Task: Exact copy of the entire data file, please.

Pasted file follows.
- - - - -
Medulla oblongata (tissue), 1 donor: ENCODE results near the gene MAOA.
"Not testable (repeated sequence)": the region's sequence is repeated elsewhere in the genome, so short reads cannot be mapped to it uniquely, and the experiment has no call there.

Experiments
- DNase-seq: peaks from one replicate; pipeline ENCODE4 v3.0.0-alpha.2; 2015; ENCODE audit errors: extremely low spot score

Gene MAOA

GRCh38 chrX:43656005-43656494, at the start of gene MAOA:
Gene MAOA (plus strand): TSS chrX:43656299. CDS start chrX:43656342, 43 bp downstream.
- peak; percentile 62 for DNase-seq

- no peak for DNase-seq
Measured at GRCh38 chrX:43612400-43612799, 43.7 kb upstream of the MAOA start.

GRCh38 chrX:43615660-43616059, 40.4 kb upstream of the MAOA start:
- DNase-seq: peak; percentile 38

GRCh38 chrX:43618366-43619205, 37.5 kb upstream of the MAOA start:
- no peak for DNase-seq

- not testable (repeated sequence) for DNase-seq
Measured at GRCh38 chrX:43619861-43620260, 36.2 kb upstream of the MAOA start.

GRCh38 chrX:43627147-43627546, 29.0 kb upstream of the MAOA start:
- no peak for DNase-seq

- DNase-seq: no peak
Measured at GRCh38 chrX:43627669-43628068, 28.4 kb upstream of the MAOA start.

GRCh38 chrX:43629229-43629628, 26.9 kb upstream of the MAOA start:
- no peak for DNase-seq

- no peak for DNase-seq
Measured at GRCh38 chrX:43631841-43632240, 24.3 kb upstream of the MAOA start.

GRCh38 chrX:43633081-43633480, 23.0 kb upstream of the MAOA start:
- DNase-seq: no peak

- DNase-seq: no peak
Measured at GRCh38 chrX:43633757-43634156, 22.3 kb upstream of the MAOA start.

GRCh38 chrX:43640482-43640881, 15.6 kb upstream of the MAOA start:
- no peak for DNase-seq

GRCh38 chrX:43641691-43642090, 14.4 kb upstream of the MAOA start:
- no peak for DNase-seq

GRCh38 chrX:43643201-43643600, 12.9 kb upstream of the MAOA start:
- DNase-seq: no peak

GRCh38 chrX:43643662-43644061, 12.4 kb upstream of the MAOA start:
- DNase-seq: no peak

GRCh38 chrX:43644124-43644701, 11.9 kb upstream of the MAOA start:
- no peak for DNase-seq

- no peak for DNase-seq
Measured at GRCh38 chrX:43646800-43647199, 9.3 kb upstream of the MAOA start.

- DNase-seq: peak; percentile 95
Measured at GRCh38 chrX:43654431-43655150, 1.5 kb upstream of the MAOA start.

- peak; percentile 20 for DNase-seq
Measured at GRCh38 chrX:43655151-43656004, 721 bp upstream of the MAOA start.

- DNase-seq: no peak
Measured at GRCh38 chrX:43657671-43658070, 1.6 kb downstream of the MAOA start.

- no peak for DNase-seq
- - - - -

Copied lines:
Medulla oblongata (tissue), 1 donor: ENCODE results near the gene MAOA.
"Not testable (repeated sequence)": the region's sequence is repeated elsewhere in the genome, so short reads cannot be mapped to it uniquely, and the experiment has no call there.

Experiments
- DNase-seq: peaks from one replicate; pipeline ENCODE4 v3.0.0-alpha.2; 2015; ENCODE audit errors: extremely low spot score

Gene MAOA

GRCh38 chrX:43656005-43656494, at the start of gene MAOA:
Gene MAOA (plus strand): TSS chrX:43656299. CDS start chrX:43656342, 43 bp downstream.
- peak; percentile 62 for DNase-seq

- no peak for DNase-seq
Measured at GRCh38 chrX:43612400-43612799, 43.7 kb upstream of the MAOA start.

GRCh38 chrX:43615660-43616059, 40.4 kb upstream of the MAOA start:
- DNase-seq: peak; percentile 38

GRCh38 chrX:43618366-43619205, 37.5 kb upstream of the MAOA start:
- no peak for DNase-seq

- not testable (repeated sequence) for DNase-seq
Measured at GRCh38 chrX:43619861-43620260, 36.2 kb upstream of the MAOA start.

GRCh38 chrX:43627147-43627546, 29.0 kb upstream of the MAOA start:
- no peak for DNase-seq

- DNase-seq: no peak
Measured at GRCh38 chrX:43627669-43628068, 28.4 kb upstream of the MAOA start.

GRCh38 chrX:43629229-43629628, 26.9 kb upstream of the MAOA start:
- no peak for DNase-seq

- no peak for DNase-seq
Measured at GRCh38 chrX:43631841-43632240, 24.3 kb upstream of the MAOA start.

GRCh38 chrX:43633081-43633480, 23.0 kb upstream of the MAOA start:
- DNase-seq: no peak

- DNase-seq: no peak
Measured at GRCh38 chrX:43633757-43634156, 22.3 kb upstream of the MAOA start.

GRCh38 chrX:43640482-43640881, 15.6 kb upstream of the MAOA start:
- no peak for DNase-seq

GRCh38 chrX:43641691-43642090, 14.4 kb upstream of the MAOA start:
- no peak for DNase-seq

GRCh38 chrX:43643201-43643600, 12.9 kb upstream of the MAOA start:
- DNase-seq: no peak

GRCh38 chrX:43643662-43644061, 12.4 kb upstream of the MAOA start:
- DNase-seq: no peak

GRCh38 chrX:43644124-43644701, 11.9 kb upstream of the MAOA start:
- no peak for DNase-seq

- no peak for DNase-seq
Measured at GRCh38 chrX:43646800-43647199, 9.3 kb upstream of the MAOA start.

- DNase-seq: peak; percentile 95
Measured at GRCh38 chrX:43654431-43655150, 1.5 kb upstream of the MAOA start.

- peak; percentile 20 for DNase-seq
Measured at GRCh38 chrX:43655151-43656004, 721 bp upstream of the MAOA start.

- DNase-seq: no peak
Measured at GRCh38 chrX:43657671-43658070, 1.6 kb downstream of the MAOA start.

- no peak for DNase-seq